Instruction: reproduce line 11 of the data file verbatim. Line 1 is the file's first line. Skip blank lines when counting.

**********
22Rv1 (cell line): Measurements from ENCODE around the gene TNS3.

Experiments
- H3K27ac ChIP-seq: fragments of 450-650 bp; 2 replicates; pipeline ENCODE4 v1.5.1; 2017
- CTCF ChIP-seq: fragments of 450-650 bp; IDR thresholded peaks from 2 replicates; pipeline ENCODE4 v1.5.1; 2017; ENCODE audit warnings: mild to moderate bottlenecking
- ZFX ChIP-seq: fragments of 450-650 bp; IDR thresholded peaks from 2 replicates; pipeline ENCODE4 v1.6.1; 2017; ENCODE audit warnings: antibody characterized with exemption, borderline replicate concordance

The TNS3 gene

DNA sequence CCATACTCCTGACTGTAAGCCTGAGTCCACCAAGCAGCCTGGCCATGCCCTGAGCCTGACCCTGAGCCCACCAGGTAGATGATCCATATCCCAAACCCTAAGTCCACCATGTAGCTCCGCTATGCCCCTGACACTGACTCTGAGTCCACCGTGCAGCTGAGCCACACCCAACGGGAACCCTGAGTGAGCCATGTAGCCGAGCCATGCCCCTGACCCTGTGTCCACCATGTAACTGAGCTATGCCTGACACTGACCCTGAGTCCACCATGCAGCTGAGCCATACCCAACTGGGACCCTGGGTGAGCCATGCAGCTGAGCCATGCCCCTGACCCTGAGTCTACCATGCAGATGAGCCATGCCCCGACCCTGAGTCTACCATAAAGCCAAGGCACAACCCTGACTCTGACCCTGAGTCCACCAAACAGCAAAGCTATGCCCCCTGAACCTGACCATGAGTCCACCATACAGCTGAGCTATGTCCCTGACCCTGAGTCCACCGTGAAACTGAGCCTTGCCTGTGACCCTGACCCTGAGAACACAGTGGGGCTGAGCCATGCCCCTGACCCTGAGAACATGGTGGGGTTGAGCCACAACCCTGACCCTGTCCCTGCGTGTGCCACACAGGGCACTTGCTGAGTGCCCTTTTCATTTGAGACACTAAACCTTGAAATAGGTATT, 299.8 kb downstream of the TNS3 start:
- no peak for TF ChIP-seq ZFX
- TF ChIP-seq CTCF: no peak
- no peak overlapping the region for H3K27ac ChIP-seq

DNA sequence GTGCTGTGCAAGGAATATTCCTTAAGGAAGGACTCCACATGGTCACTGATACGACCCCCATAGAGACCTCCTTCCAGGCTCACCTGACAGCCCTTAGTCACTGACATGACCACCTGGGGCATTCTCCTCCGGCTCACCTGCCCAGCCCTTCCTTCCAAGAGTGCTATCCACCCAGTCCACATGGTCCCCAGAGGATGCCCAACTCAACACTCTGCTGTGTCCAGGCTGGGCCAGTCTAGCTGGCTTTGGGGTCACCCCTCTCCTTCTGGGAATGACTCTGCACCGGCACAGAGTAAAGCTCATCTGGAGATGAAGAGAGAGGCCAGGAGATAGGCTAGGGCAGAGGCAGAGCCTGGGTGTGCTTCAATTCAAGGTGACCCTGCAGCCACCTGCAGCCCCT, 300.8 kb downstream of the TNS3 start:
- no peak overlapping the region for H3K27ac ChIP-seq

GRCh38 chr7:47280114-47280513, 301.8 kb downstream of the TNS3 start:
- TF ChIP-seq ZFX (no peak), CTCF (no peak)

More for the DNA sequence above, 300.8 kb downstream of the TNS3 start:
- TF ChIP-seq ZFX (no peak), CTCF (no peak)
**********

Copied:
DNA sequence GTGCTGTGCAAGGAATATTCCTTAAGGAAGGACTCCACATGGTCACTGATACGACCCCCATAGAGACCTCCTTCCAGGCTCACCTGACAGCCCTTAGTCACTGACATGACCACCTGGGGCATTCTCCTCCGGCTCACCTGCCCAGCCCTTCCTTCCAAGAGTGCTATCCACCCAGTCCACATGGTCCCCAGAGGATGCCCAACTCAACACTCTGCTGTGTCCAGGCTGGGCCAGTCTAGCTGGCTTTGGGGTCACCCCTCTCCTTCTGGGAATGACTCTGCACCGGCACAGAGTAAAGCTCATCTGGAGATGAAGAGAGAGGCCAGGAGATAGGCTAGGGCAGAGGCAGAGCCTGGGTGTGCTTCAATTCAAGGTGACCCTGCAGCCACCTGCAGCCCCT, 300.8 kb downstream of the TNS3 start: